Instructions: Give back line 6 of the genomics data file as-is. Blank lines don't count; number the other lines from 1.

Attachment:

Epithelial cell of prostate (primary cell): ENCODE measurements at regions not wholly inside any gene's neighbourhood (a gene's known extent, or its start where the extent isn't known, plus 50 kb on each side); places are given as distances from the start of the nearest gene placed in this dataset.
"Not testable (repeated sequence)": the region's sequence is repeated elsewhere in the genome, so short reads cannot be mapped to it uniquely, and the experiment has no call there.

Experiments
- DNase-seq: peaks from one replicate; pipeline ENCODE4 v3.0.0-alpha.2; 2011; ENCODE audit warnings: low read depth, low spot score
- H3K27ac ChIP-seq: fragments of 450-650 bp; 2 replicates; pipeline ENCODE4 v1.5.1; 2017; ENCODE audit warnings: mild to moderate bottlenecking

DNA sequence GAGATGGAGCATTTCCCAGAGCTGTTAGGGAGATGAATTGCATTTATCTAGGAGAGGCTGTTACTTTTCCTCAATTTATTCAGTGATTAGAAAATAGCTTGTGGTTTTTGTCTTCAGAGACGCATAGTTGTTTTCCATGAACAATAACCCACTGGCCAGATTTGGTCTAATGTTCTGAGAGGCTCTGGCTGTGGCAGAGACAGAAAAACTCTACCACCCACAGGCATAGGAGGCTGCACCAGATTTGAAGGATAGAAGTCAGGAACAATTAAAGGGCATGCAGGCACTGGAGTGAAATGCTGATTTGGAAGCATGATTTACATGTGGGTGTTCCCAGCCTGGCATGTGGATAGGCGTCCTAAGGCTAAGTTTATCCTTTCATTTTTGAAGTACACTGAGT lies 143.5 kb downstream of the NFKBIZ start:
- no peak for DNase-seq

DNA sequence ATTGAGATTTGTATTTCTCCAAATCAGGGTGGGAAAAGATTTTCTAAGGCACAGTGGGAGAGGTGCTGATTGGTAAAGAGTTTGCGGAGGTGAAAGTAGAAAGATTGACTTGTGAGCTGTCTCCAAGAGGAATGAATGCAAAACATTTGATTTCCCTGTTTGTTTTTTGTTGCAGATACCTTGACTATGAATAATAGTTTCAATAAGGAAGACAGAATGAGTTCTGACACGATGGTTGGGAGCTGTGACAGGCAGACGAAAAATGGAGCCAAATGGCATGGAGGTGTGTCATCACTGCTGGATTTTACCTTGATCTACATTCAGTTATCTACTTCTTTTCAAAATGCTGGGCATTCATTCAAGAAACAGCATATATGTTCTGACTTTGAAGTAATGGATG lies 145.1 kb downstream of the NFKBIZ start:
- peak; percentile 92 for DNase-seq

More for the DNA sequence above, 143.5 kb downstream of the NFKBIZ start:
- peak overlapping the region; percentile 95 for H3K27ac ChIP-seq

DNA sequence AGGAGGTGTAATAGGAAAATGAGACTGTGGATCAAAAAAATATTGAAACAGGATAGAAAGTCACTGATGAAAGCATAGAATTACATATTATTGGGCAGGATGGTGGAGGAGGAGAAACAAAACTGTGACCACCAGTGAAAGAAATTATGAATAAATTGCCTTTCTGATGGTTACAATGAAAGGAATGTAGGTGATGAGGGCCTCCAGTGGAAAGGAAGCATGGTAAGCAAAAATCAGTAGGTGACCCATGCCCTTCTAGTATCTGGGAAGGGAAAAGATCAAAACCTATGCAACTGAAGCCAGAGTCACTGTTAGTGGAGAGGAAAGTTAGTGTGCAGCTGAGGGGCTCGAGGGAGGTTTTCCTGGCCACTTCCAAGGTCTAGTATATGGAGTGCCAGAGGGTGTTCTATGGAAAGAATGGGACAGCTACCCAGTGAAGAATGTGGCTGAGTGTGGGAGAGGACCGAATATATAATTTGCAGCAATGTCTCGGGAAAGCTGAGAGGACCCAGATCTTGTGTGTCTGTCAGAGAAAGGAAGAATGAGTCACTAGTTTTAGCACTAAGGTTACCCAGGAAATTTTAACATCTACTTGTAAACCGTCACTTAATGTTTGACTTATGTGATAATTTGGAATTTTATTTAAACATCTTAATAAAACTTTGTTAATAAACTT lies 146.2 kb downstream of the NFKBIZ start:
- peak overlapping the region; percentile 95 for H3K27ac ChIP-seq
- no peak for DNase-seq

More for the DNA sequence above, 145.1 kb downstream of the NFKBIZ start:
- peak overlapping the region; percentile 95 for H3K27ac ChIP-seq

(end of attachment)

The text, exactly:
DNA sequence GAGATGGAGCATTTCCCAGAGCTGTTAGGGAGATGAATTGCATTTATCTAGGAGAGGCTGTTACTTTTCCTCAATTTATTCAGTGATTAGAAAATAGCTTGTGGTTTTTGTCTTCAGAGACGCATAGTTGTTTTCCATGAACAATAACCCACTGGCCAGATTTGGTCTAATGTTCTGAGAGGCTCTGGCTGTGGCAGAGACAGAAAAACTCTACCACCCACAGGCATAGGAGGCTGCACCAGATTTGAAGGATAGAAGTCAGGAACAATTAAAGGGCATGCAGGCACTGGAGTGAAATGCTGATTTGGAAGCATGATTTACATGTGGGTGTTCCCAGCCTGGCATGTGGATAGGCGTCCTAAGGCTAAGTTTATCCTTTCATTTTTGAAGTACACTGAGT lies 143.5 kb downstream of the NFKBIZ start: